Gawker on PR: What Would Sidney Falco Do?

November 2, 2007


Taking cues on name-dropping from page 12 of the Gawker Guide, I asked Choire Sicha as part of our ongoing Gawker on PR series if he felt–collectively–that Gawker is the J.J. Hunsecker of this century. Rather than run with the baited comparison to Hunsecker–the Walter Winchell character in The Sweet Smell of Success played by Burt Lancaster–he chose to talk about the history of the film, and what lingers from the era of the blacklist. Skip football and rent it this weekend. The flack to Lancaster’s Hunsecker is Tony Curtis’s Sidney Falco, the scrappiest, most bare-knuckle PR person ever portrayed on film. We won’t spoil it for you, but it doesn’t end like Michael Clayton.


PRNewser officially coins the following bumper sticker phrase. When faced with an ethical dilemma, a leak that falls in your lap, or when the wee Devil stands on your shoulder and whispers a bizdev idea (BlinnPR vs. 5WPR) in your ear, ask yourself: “What Would Sidney Falco Do?” We won’t stand on that high a horse to say never to listen. It’s why we’ve been milking this series this long.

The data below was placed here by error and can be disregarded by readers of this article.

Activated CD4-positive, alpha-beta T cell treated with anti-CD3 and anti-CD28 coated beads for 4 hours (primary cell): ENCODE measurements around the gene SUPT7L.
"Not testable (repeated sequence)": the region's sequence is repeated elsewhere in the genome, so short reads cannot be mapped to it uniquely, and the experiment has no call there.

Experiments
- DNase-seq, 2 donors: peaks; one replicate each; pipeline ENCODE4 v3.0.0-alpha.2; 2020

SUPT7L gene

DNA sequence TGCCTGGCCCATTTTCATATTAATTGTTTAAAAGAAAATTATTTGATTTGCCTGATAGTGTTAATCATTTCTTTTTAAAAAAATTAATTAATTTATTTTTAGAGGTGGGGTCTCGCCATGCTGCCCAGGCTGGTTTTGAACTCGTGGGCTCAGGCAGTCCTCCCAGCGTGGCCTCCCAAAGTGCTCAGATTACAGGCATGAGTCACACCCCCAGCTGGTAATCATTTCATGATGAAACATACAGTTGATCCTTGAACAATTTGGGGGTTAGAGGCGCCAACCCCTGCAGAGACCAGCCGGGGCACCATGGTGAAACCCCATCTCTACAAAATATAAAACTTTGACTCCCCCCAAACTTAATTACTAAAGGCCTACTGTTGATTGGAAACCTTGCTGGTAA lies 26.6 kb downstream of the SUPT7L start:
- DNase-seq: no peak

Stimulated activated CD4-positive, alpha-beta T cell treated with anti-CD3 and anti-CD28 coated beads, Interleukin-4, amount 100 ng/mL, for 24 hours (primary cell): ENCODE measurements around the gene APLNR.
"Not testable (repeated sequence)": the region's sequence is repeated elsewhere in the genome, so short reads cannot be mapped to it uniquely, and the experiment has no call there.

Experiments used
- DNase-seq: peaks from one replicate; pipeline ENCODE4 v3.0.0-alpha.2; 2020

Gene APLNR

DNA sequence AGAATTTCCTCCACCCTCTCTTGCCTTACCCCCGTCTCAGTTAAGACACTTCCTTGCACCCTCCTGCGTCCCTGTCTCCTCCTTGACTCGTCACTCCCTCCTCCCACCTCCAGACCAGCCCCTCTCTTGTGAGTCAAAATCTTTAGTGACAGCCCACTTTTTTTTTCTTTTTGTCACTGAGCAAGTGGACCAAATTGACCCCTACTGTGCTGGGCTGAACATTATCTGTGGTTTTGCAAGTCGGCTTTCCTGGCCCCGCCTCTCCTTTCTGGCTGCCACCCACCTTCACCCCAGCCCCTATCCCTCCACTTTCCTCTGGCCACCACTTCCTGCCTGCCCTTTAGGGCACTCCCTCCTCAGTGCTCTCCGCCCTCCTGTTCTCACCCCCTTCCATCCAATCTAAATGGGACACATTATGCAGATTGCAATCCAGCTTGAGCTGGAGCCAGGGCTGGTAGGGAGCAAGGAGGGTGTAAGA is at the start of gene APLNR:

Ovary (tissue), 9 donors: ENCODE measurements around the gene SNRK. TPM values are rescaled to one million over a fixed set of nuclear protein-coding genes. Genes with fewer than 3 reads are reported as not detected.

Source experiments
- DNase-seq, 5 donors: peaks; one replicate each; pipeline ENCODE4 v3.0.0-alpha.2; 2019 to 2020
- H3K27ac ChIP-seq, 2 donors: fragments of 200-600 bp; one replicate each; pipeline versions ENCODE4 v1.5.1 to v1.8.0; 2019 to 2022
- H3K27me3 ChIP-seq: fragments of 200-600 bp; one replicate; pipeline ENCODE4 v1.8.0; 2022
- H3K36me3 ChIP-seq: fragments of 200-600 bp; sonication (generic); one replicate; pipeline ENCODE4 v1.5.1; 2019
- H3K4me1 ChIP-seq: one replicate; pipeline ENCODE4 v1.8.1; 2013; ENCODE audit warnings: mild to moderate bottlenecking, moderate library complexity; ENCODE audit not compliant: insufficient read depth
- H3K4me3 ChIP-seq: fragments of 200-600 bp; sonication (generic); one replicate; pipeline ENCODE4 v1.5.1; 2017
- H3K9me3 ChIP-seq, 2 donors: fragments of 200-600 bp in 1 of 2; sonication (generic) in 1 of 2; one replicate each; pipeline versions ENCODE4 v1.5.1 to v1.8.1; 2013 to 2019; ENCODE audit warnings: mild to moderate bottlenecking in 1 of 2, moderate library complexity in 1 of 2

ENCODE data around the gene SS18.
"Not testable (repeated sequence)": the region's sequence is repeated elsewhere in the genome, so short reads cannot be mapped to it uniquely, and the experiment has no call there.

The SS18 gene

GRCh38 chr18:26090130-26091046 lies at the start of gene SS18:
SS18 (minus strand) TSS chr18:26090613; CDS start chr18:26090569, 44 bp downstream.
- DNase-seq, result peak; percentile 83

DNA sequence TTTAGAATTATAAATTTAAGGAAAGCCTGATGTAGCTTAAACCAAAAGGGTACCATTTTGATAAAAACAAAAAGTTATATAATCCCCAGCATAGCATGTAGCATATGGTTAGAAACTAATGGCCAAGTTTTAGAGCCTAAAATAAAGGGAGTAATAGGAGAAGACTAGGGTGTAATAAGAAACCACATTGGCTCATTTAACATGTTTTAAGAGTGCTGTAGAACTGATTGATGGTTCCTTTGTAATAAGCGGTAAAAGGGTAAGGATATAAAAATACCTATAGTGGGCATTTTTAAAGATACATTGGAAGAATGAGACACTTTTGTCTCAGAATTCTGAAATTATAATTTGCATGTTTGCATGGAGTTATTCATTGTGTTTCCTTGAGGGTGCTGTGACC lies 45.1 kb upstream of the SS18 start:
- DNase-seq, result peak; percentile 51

BTW, PRNewser is in possession of everything that transpired in Torossian vs. Blinn precipitated by the LongTail blackball list. We’re not sure we’re going to bother mucking around in it.

Did Sicha predict Ronn vs. Blinn when I interviewed him a couple of weeks ago? “Enemies are for destruction”:

I always forget that Clifford Odets came in to rewrite the screenplay for “Sweet Smell of Success.” It was, from all accounts, a production perpetually on the edge of disaster, and the process was terrible for Odets personally. But what genius like that do we have now? And would they be allowed to work, or, at least, to work in such a ragged last-minute manner? Surely not.

Have we not all learned from this decade that there’s no money in art? The one lesson that still lingers from that era is that of the blacklist. Enemies are for destruction. People *enjoy* being evil. Try it! It feels great!


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